Best practice for mass-producing PowerPoint slides

The following collection of recommendations has been developed for the last years. With the experience from thousands of Excel models and hundreds of PowerPoint to Excel automations using SlideFab, this is distilled knowledge. So it is really best practice. The following collection does not contain basic ideas for beginners. Instead it focusses on people who mastered Excel and who are full of getting explained how a VLOOKUP works. The following list is supposed to grow, so this is a small start for the beginning. In case that you argue with one of the recommendations or suggest another one, feel free to comment at the end of this page.

Best practice 1) Using named ranges and Excel tables instead of cell addresses

When linking PowerPoint shapes with Excel through SlideFab, don’t link using the cell address (e.g. Sheet3!H4). Instead use a named range or an Excel table instead. Among many other benefits which these two options bring (e.g. cf. here or here), there is a clear point to use them with SlideFab: Whenever the worksheet changes structurally, e.g. through new columns or rows, the named range and Excel table keep the right reference. With Excel addresses this is not the case: What was column J might be column K after a new column was inserted on the left of it.

Best practice 2) How to decide whether to use named ranges or Excel tables

When deciding between named ranges and Excel tables, the decision, which to use, is hard sometimes. So, the recommendation is to use Excel tables all the time… But there is no rule without exception. And this is where named ranges will pay off: 1) If there is need for some flexibility regarding cell coverage, a named range based on a formula using might help. 2) If a range containing chart data (also for think-cell charts) needs to be addressed properly, the named range can help. The reason why in most cases Excel tables are superior is that they are faster to use and more transparent as the name manager in Excel is not so user friendly. Not even mentioning the awesome features when using Excel tables for their intended purpose, namely tables.

Best practice 3) Iteration Loops vs. Slide Loops. What’s the difference and how to decide which to use?

There are two features which allow looped slide creation within SlideFab. 1) is the Iteration Loop feature and 2) is the Slide Loop feature. The difference is that the Iteration Loop takes all slides into regard. This makes sense when mass-producing decks with a couple of slides each. The Slide Loop, however, repeats only one slide. Might look redundant, but it isn’t.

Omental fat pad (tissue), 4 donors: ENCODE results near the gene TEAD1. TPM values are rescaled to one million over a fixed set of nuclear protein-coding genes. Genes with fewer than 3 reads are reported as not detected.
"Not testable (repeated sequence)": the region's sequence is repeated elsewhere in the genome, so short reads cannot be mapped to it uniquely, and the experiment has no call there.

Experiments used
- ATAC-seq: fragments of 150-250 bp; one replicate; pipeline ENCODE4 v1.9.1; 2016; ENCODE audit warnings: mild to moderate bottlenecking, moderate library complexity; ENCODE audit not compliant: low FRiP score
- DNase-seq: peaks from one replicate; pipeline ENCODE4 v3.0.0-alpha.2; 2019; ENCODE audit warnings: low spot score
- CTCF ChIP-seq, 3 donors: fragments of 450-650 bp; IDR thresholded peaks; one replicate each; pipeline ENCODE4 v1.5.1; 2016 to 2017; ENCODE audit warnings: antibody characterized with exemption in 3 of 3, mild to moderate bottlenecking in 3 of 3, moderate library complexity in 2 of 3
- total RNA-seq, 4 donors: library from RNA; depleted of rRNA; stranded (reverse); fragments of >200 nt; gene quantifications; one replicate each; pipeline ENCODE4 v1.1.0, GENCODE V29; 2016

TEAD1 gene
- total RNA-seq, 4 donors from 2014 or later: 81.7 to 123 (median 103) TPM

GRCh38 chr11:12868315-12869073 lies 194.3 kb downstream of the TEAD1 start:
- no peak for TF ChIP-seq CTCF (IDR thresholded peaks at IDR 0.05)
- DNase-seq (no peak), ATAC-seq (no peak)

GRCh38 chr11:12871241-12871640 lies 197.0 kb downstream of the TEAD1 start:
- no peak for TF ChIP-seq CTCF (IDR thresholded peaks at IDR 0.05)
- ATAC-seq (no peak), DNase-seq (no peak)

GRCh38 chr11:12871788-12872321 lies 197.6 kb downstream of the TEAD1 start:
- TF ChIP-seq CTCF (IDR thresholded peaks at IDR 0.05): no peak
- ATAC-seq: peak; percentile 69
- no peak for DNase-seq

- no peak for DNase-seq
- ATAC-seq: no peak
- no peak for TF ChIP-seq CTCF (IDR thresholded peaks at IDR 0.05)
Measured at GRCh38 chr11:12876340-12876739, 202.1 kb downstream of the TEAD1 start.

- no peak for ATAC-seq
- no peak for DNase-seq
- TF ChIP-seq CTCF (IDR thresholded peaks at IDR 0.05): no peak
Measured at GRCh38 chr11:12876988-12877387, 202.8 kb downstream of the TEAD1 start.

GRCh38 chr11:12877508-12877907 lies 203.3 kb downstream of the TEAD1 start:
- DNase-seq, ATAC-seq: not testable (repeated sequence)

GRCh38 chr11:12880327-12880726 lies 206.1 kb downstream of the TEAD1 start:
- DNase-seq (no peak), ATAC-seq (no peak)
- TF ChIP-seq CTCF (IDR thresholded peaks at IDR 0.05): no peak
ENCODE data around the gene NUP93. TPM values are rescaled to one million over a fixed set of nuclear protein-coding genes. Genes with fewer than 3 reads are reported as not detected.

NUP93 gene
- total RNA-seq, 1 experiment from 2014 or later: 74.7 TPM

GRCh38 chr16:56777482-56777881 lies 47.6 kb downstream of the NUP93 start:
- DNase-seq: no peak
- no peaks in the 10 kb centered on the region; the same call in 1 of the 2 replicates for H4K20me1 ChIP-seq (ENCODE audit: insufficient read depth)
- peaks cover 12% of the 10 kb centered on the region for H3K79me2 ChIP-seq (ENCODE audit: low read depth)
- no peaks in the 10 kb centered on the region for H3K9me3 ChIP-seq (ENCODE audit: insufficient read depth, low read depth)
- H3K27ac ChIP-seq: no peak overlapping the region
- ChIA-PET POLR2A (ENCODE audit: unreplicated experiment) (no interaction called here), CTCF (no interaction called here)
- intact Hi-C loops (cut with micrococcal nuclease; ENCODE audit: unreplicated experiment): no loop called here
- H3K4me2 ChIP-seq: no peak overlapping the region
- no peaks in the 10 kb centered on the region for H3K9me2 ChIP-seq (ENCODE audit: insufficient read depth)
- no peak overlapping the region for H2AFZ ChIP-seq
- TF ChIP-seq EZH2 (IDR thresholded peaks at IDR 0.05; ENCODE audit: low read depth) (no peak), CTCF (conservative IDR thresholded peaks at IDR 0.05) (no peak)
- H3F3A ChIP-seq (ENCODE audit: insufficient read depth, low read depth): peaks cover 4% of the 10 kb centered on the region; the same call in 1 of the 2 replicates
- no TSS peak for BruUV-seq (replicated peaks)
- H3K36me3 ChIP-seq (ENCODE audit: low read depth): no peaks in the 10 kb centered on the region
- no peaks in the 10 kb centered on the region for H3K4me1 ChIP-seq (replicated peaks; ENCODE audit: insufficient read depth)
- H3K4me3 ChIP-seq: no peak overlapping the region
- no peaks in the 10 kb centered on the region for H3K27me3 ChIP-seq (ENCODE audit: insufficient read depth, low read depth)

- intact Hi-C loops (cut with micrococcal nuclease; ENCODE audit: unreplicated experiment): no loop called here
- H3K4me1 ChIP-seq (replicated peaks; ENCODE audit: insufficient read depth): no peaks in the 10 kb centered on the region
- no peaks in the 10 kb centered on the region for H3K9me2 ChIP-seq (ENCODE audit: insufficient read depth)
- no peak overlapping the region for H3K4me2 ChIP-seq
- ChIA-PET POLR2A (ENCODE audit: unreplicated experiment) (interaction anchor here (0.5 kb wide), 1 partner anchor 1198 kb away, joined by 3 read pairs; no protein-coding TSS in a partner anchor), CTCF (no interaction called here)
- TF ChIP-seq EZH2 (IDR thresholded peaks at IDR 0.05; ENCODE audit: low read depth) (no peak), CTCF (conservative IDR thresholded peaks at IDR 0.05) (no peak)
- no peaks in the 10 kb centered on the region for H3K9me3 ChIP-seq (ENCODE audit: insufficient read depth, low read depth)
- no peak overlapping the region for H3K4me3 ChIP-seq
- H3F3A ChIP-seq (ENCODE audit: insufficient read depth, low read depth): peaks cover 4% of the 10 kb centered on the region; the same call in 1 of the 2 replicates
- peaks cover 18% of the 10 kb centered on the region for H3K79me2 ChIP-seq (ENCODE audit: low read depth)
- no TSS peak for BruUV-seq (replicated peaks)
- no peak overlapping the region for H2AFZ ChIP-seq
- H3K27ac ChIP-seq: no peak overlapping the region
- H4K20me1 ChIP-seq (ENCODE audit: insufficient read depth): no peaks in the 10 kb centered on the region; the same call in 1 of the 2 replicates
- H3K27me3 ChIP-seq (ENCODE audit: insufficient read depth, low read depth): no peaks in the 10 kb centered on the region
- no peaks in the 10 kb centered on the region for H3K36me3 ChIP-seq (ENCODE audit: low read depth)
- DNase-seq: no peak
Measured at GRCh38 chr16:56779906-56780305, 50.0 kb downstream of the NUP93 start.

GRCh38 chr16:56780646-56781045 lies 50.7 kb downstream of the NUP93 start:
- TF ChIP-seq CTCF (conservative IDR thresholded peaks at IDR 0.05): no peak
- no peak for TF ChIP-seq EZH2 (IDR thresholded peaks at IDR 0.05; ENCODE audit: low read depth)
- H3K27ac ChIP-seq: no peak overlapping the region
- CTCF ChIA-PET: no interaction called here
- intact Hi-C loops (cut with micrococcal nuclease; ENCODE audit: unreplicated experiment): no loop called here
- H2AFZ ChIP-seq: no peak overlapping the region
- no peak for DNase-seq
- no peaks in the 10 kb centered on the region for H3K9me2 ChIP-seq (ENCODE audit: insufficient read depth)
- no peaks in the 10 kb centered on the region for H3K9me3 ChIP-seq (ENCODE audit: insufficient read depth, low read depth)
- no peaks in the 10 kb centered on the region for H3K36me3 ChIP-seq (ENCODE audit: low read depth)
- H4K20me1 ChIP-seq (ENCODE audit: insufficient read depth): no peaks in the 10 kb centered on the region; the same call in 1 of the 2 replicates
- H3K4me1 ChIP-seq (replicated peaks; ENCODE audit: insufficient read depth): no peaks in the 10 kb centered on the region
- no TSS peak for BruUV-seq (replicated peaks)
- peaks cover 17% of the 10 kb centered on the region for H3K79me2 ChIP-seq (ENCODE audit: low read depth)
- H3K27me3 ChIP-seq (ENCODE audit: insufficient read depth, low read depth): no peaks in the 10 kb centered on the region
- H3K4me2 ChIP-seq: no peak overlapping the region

First of all, the Slide Loop feature does not need to know how many slides need to be created as runs from 1 to X where X is a (calculated) number in some cell. The Iteration Loop knows all its candidates which needs to loop upfront.

Secondly, the killer feature is, when both loop functions are combined: Having an overall Iteration Loop for all slides and then for some selected an additional Slide Loop. This makes sense when each of the mass-produced decks contains some data, which might not find on one slide, e.g. tables with too many rows. Then the flexibility of the Slide Loop can create as many additional slides for each deck as individually required.

Best practice 4) Excel file backup approach. What can be done better here?

Many people backup their Excel and PowerPoint files by creating copies and adding some kind of version number at the end, e.g. “my excel file v28.xlsx”. In general, the idea of creating duplicates of an Excel file is great. This helps to keep track and also in cases where the file gets corrupted.

However, this approach is not so helpful with SlideFab. Reason is that SlideFab memorizes the exact file name and when a newly versioned file is used, it has to be selected again.

Instead, the recommendation is to use a file name without versioning, e.g. “my excel file.xlsx”. Backups should be created by creating a separate folder (e.g. “backups”) and copying in the Excel file without overwriting the existing ones. Windows adds a number after the second copy, e.g. “my file name(3).xlsx” which helps to keep track of the versions, in particular with the timestamp of the last changes made.

Best practice 5) How to update Pivot filters in every loop with SlideFab

Sometimes getting certain numbers in Excel gets much easier with a Pivot table. This is typically the case when aggregation functions like sum or count come into play. Whenever the Pivot tables show numbers for the current item (in the Loop Master Cell) only, it gets tricky as Pivot filters are involved. Accordingly, the filter needs to be adapted when SlideFab works on the next. As updating a Pivot filter is not possible with Excel alone, something more powerful is required. This is why SlideFab can execute existing VBA code (aka “macros”). Accordingly, SlideFab makes sure that Pivot filter is correctly set in every loop. To set it up two things are required:

1) A method within Excels VBA editor (Click Alt+F11 in Excel to get there) which updates the Pivot filter:

Sub FilterPivotByCategory()
  ThisWorkbook.Worksheets("Model").PivotTables("PivotSubcategoryCompany").PivotFields("Category").CurrentPage = _
    ThisWorkbook.Worksheets("Model").Range("SelectedCategory").Value
  ThisWorkbook.Application.Calculate
  ThisWorkbook.Application.Calculate
End Sub

2) A call defined at SlideFab which runs this method (to being entered in the VBA window (into the “After” tab) which can be opened through the SlideFab advanced tab).

FilterPivotByCategory

Cf. example Category Tree